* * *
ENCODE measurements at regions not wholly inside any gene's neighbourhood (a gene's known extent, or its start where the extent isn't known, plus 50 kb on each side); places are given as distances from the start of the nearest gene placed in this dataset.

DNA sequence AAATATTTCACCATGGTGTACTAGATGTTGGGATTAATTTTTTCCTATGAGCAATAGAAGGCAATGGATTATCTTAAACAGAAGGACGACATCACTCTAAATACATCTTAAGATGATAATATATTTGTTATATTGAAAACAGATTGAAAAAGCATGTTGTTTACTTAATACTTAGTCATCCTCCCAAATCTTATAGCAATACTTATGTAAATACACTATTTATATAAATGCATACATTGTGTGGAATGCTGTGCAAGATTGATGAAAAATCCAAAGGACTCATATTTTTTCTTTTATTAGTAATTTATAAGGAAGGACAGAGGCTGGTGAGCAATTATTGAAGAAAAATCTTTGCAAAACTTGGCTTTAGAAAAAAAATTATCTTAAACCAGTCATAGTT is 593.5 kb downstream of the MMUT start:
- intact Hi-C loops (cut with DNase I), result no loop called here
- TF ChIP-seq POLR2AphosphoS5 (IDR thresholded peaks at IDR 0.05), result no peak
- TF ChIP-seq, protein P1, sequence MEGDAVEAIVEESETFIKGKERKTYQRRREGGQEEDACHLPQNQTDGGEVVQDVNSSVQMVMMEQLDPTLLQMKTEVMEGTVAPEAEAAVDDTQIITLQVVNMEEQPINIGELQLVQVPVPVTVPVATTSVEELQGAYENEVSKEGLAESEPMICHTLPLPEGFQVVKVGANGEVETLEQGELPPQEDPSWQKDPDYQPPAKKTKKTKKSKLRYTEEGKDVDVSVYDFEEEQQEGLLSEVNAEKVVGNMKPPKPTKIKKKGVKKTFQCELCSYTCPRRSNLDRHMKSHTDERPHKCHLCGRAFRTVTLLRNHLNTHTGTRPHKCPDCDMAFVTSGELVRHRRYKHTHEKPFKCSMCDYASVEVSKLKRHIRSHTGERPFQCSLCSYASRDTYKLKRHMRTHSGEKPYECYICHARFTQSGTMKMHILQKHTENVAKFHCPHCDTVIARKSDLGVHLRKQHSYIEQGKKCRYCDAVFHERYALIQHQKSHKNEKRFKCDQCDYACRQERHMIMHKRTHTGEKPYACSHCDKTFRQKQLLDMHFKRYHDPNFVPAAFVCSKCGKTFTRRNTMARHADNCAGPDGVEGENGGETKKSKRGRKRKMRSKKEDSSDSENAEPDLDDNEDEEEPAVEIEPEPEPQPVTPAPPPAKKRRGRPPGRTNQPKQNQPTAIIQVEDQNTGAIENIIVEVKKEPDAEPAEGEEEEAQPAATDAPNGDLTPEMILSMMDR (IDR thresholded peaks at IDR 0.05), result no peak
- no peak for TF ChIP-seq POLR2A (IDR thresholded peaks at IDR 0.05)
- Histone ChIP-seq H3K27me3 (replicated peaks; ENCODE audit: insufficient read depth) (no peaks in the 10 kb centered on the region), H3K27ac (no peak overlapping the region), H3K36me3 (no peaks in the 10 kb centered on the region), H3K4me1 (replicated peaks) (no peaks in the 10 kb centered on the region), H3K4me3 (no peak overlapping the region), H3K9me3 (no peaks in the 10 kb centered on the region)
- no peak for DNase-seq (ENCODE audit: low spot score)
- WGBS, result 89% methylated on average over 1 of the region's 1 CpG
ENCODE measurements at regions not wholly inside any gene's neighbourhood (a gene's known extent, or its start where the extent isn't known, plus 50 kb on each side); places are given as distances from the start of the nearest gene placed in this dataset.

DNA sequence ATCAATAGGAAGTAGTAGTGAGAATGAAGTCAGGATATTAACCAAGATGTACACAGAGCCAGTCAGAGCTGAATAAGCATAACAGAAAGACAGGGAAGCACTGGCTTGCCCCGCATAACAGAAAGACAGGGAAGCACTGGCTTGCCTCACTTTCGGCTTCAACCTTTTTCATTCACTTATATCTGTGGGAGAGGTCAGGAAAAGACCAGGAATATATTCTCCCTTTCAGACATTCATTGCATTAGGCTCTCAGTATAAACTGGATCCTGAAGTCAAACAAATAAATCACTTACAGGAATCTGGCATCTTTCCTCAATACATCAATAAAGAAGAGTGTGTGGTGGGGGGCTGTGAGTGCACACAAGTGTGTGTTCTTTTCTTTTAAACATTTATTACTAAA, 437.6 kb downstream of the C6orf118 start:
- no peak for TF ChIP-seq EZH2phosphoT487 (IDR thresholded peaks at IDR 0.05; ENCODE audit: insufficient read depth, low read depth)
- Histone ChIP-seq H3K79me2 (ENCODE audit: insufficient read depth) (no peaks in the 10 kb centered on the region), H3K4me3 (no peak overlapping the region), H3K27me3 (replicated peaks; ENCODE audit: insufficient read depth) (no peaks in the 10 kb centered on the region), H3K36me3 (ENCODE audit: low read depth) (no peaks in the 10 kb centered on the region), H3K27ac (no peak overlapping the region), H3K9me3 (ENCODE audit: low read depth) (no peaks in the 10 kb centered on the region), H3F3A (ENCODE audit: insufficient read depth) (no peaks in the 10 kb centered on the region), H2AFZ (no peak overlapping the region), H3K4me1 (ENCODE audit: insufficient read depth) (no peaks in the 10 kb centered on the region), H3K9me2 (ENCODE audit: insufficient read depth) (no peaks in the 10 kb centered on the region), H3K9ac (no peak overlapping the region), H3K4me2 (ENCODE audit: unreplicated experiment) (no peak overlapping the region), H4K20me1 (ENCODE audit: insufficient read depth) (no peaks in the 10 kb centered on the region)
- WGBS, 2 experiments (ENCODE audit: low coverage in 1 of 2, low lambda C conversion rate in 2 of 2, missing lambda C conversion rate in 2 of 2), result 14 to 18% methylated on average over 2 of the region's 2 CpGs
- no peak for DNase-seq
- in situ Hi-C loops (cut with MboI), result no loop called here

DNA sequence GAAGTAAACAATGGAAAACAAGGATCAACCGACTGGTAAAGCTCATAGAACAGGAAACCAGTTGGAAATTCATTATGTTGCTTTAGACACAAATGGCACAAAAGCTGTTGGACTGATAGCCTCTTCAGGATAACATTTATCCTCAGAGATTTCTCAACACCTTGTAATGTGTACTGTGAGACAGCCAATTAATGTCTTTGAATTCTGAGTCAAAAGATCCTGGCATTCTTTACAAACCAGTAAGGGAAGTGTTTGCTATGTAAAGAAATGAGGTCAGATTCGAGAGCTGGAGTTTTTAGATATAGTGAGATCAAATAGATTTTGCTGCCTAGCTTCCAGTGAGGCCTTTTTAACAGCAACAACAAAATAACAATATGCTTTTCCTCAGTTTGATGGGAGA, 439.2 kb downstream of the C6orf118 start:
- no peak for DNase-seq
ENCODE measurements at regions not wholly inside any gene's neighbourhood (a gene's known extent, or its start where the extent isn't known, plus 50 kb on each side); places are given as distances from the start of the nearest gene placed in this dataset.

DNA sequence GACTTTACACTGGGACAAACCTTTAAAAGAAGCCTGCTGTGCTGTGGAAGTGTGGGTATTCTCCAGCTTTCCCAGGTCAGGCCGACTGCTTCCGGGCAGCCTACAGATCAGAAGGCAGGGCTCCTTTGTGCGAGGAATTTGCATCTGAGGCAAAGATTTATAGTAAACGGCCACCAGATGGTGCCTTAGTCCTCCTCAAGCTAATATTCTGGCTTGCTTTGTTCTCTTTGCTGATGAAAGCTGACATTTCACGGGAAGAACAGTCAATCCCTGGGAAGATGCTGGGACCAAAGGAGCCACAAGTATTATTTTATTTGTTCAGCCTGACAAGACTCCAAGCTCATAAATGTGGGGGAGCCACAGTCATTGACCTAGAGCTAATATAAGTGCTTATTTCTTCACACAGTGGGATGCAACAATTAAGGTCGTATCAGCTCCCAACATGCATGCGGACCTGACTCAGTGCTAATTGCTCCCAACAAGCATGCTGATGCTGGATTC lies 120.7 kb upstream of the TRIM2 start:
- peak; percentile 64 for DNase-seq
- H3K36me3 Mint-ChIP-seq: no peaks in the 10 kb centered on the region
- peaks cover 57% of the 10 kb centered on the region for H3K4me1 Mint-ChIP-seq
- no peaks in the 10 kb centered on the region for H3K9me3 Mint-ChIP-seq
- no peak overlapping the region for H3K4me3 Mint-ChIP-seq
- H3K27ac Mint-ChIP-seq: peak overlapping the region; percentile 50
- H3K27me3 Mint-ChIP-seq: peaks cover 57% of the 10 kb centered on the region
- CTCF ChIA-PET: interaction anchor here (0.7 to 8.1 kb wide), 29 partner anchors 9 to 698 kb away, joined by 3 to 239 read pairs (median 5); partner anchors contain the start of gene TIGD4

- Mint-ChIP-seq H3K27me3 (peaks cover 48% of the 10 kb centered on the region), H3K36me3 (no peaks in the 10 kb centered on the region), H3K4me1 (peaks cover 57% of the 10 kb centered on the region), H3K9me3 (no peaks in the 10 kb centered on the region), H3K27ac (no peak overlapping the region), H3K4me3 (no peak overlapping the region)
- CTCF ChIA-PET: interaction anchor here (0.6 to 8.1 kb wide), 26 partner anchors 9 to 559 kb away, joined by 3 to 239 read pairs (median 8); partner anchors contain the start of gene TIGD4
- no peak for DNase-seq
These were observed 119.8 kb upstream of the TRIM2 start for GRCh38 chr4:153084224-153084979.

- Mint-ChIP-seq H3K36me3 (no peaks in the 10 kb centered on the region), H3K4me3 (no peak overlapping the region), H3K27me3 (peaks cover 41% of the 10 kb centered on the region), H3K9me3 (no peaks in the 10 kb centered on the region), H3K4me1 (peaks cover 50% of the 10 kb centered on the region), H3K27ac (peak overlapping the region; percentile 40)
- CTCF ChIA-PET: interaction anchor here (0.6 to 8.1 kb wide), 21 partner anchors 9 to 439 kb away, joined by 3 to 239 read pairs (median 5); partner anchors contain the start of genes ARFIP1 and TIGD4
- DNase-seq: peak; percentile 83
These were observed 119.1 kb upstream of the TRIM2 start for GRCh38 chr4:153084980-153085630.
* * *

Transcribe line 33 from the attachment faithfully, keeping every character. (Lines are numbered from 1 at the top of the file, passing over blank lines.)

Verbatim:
- Mint-ChIP-seq H3K36me3 (no peaks in the 10 kb centered on the region), H3K4me3 (no peak overlapping the region), H3K27me3 (peaks cover 41% of the 10 kb centered on the region), H3K9me3 (no peaks in the 10 kb centered on the region), H3K4me1 (peaks cover 50% of the 10 kb centered on the region), H3K27ac (peak overlapping the region; percentile 40)